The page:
Adams Papers
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To John Adams from Thomas Welsh, 28 February 1797

Boston Feby 28. 1797.

Dear Sir

Your Favor of 18th Instant was received last Night.

I have sent a part of the Chronicle of yesterday that you may see for yourself the wonderfull Conversion which has been brought about within a few weeks this appears to be very general but how sincere or how lasting or what object is in View is a Subject of much Speculation. but they are all apparently perfectly satisfied with the Result of the Election. Jarvis speaks hansomely of the Address to the Senate, and Swan since his Return from Philadelphia has entirely changed his Tone. whether they dispair of the Success of a direct Attack upon the new Chief Magistrate and hope to effect their purposes in another Way you are able to decide. I need not suggest that Flatery and Censure are Machines equally within their System to be used as occasion may require, and some of them have been weak enough to think and say that you have a weak Side. You will pardon me for the Suggestion but as their Conversion is so miraculous it excites various Conjectures. I believe this came from Swan but I am not certain. Perhaps they wish to excite a jealousy and distrust among the Fæderalists.

Do the Papers in general reach the President? If they do not I will if you desire it occasionally send the Chronicle when I see any thing that may be worth your perusal either pro. or con. I fear that if they have any particular object which they expect to obtain through the President and they find him attainable they will turn their Artillery against him as they have done against his Predecessor, but to leave these People to persue their own Measures if they have any. <object it> It is a truth that People in general almost universally are highly pleased with the Address to the Senate, and have expressed much Satisfaction and approbation upon the Occasion. Mr Wm: Cooper professes much Cordiality to me upon the Election and says it is now high Time that hard Names and severe attacks in the public papers were done with and that a Spirit of accomodation ought to take Place; I told him that lay very much within the Power of the Parties themselves and that if they were disposed they <had> could put a stop to such Abuses, they The Jacobins seem to have a Certainty that Mr Hamilton is not pleased with the result of this Election, and seem determined to proffit by it. Jarvis said further when eulogizing your Address and hearing this Observation made, that it was a great Task for any Man to follow successfully in the same Office and maintain the same Respect & Confidence which the late President has enjoyed. replied that no Man ever had a better Opportunity to do well than Mr Adams whose Abilities and Integrity were universally acknowledged who would act for him self and not be led by any one & that he had it in his power to do more for this Country than any Man ever had done and that it was impossible he could do worse than Washington. By all this it seems they mean to place the future Misfortunes of this Country to your <Country> Account but whether they will allow you a proper Share of acknowledgement for your future Services Time must shew. I perceive there may be a liability to Mistakes just at this Time in directing Letters to the Vice President I shall therefore for the Present direct in the manner I have done to Day.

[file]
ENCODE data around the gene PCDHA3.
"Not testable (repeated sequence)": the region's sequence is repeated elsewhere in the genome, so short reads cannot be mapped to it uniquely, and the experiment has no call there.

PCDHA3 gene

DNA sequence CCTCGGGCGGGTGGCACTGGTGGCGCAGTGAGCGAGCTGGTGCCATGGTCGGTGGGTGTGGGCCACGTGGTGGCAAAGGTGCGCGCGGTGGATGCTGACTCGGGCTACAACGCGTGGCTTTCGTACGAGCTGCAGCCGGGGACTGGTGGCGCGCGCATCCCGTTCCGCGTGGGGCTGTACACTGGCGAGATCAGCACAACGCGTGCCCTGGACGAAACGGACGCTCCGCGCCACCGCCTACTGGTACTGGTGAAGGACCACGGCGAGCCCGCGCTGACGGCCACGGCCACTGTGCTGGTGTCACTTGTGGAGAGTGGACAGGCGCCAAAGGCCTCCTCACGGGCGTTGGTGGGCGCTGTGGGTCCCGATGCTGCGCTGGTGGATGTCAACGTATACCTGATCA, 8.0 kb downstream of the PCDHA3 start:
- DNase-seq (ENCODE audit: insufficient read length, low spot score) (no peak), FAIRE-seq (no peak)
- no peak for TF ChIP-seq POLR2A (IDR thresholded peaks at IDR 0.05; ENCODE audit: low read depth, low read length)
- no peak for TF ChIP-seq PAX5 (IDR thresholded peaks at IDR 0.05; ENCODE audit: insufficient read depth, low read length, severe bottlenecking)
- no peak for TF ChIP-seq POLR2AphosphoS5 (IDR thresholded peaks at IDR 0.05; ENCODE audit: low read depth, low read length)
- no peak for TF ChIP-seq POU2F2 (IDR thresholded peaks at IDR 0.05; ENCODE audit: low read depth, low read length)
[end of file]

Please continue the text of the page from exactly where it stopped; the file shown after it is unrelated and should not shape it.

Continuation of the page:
Wishing you every public and private Blessing I am Sr with great Respect your Friend

Thomas Welsh

MHi: Adams Papers.

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